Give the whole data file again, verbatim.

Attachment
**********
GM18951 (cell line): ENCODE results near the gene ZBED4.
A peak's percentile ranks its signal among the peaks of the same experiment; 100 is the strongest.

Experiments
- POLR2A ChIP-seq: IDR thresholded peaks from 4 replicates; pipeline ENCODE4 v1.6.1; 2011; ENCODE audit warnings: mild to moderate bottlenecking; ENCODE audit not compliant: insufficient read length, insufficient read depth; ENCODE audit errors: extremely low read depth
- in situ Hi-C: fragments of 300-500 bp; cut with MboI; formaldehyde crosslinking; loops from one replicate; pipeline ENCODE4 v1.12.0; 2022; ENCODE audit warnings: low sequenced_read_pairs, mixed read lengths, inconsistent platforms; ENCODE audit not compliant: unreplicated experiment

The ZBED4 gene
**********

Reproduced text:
GM18951 (cell line): ENCODE results near the gene ZBED4.
A peak's percentile ranks its signal among the peaks of the same experiment; 100 is the strongest.

Experiments
- POLR2A ChIP-seq: IDR thresholded peaks from 4 replicates; pipeline ENCODE4 v1.6.1; 2011; ENCODE audit warnings: mild to moderate bottlenecking; ENCODE audit not compliant: insufficient read length, insufficient read depth; ENCODE audit errors: extremely low read depth
- in situ Hi-C: fragments of 300-500 bp; cut with MboI; formaldehyde crosslinking; loops from one replicate; pipeline ENCODE4 v1.12.0; 2022; ENCODE audit warnings: low sequenced_read_pairs, mixed read lengths, inconsistent platforms; ENCODE audit not compliant: unreplicated experiment

The ZBED4 gene